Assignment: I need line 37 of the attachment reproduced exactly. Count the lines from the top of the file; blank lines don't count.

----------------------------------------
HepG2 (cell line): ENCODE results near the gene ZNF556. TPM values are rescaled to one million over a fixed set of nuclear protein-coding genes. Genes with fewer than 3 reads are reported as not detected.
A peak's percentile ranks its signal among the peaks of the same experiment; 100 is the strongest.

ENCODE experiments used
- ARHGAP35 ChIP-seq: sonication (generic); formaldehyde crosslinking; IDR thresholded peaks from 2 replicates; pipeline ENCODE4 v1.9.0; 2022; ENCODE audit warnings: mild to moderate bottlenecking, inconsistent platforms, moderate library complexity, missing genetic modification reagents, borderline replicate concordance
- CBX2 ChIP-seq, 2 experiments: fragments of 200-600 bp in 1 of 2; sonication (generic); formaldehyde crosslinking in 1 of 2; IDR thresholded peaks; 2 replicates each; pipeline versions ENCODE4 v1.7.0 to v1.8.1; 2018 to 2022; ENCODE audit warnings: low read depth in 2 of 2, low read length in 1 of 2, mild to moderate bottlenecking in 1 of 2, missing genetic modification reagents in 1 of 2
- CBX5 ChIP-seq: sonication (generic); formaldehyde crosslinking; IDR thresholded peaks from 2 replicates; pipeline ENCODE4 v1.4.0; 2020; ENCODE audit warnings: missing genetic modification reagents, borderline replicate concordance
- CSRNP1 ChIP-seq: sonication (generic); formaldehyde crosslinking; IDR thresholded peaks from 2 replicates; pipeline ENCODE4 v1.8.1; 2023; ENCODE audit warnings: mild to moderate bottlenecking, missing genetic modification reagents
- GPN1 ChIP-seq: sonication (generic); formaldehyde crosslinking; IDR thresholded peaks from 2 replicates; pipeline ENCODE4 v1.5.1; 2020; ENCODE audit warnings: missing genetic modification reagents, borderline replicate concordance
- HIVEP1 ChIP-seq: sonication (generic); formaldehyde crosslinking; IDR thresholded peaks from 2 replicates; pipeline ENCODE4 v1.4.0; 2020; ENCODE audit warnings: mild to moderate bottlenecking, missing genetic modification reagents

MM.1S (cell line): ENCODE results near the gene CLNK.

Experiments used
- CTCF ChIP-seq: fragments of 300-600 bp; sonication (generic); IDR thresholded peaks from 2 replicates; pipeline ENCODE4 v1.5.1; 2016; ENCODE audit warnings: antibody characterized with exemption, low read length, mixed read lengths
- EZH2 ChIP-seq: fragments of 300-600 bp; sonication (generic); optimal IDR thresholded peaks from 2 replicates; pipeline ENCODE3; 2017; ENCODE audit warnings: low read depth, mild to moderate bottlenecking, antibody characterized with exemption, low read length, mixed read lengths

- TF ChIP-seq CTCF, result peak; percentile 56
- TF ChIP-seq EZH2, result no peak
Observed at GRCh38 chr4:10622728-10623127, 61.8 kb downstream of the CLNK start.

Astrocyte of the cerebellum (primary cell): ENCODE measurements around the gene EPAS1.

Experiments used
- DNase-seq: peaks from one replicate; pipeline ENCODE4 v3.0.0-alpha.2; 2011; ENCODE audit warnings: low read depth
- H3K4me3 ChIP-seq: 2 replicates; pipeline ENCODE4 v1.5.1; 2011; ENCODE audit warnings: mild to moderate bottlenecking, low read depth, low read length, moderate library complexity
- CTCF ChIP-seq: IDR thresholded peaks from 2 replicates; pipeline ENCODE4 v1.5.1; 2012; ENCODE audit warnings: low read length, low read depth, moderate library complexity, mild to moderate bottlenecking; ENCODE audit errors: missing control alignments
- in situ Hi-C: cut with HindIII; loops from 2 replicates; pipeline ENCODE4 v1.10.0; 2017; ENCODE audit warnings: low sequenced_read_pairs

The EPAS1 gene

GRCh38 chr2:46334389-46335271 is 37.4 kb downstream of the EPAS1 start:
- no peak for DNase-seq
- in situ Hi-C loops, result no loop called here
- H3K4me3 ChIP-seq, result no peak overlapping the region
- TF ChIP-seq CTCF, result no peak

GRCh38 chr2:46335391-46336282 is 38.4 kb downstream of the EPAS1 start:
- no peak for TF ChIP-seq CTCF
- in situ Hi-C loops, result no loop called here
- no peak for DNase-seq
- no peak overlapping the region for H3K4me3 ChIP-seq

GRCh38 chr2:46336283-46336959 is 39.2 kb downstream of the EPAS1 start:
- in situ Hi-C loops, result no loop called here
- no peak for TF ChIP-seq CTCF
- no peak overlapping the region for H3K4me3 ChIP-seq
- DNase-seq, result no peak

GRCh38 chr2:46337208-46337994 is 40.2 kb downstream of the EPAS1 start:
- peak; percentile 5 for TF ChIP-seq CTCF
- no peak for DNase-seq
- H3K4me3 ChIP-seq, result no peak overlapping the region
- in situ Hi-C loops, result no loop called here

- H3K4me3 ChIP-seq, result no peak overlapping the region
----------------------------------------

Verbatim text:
- no peak overlapping the region for H3K4me3 ChIP-seq